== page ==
Progression to symptomatic PD. Several factors could increase the chance for mercury to promote progression of PD prodromal symptoms to later motor disorders (Fig 5). (1) The ability of the body to deal with the toxic effects of mercury depends on the actions of many genes [14, 43]. Polymorphisms in these genes may affect the ability of cells to control mercury entry, toxicity or elimination and make these cells more susceptible to mercury-induced damage. (2) The locus ceruleus is damaged early in most cases of PD [44, 45]. Mercury in locus ceruleus neurons would reduce noradrenaline output and impair the integrity of blood-brain-barrier [46], allowing easier access to the CNS to circulating toxicants. Furthermore, the locus ceruleus protects the substantia nigra from damage [44, 45, 47] so any toxicants within the substantia nigra would be more active if locus ceruleus neurons were not producing noradrenaline. Damage to the locus ceruleus could also contribute to non-motor PD symptoms such as autonomic disturbances, sleep disorders, depression, cognitive difficulties, and hyposmia [45, 48]. (3) Repeated or continuous exposure to environmental sources of mercury would increase the level of mercury within cells, until a tipping point was reach in later age. Common sources of mercury are from eating mercury-contaminated fish, certain occupations, and dental amalgam fillings [13, 14]. Of note, the prevalence of inorganic mercury in human cells has been found to increase during aging [16] which could contribute to the increasing PD symptoms on aging. (4) Decreased defences to mercury neurotoxicity because of aging, for example from an increased production of reactive oxygen species [49] or from reduced levels of selenium [50], could also contribute to the appearance of PD symptoms in later life. This is relevant to the frequent finding of Lewy bodies in normal elderly subjects, which may represent preclinical PD [51], since mercury can persist in substantia nigra neurons many years after initial exposure without causing symptoms [52].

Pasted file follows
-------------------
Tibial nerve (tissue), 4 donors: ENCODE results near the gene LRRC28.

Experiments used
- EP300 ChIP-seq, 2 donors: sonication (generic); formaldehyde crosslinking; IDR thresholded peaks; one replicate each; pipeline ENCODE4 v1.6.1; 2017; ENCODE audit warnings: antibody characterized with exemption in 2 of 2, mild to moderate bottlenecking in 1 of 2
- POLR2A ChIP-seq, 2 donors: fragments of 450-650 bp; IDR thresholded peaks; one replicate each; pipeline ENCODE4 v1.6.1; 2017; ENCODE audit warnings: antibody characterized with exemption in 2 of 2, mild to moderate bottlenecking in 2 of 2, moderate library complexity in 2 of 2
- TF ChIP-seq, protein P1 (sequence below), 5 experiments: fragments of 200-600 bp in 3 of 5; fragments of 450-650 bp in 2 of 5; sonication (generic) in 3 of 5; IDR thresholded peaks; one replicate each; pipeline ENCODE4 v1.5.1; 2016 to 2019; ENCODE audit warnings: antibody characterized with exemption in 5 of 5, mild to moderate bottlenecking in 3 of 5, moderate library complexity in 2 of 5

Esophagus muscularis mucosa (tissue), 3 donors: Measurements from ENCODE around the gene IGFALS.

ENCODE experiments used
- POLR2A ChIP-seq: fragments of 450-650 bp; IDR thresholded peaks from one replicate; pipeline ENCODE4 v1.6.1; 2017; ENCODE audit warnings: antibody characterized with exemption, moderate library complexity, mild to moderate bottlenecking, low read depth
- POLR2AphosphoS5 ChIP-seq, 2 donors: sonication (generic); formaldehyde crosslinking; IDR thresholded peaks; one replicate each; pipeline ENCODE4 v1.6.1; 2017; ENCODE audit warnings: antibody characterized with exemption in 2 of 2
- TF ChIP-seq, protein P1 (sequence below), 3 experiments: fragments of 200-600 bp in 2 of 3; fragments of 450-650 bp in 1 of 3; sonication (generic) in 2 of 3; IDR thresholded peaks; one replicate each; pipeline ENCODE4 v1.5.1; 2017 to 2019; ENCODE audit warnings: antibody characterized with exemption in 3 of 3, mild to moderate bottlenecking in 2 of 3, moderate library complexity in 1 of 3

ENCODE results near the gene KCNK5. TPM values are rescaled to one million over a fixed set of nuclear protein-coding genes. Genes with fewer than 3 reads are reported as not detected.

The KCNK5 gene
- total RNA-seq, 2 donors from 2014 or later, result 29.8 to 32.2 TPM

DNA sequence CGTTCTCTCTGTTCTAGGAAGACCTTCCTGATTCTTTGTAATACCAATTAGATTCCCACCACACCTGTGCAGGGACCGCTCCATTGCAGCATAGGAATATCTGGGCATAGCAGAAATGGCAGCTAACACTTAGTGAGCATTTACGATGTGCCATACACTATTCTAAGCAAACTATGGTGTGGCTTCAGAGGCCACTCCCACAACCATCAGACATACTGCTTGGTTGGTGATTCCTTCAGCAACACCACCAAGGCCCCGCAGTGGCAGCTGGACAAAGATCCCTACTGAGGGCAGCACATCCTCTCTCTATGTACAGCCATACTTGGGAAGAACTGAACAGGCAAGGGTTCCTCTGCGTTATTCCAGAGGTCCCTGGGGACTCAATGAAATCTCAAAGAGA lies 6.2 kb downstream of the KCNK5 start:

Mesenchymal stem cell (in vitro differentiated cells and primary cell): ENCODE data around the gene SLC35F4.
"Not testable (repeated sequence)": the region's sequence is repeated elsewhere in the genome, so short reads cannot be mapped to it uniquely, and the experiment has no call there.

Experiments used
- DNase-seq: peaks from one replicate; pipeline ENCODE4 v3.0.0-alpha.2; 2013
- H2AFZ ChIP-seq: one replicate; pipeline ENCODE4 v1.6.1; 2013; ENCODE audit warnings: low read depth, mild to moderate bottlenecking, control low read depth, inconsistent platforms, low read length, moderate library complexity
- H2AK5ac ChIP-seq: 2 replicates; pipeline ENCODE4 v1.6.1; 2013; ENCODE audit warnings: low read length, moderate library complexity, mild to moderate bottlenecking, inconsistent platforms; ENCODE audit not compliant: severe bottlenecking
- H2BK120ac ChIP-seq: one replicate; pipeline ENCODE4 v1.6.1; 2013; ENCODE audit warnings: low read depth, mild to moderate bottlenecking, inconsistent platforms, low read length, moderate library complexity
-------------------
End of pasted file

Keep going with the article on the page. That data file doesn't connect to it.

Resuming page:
Bradykinesia and rigidity. Bradykinesia and rigidity are major motor features of PD [53]. In the classical model of motor circuit pathophysiology, bradykinesia and rigidity occur when decreased dopamine from the substantia nigra has opposing effects on the striatal direct and indirect pathways, leading to suppressed globus pallidus externa firing with consequently increased subthalamic nucleus activity, as well as increased globus pallidus interna-mediated thalamic inhibition [54] (Fig 6). In our PD patients, neurons containing mercury were prominent in the substantia nigra, motor cortex, and thalamus, all regions with a decreased neuronal output in the classical model. The mercury content of corticomotoneurons was high, which may be because of a trans-synaptic passage of mercury from the adrenal medulla [55] or kidney [56], both of which contained mercury in our patients. This may be important since mercury in corticomotoneurons could affect the hyperdirect pathway of motor control [57]. Mercury was seen in many medium-sized neurons in the striatum, which are implicated in the pathophysiology of PD [58]. The subthalamic nucleus and globus pallidus, regions affected by changes to striatal neurons in the classical model, did not have mercury-containing neurons. This distribution suggests mercury could contribute to bradykinesia and rigidity in idiopathic PD by disrupting basal ganglia/thalamic/motor cortex communications.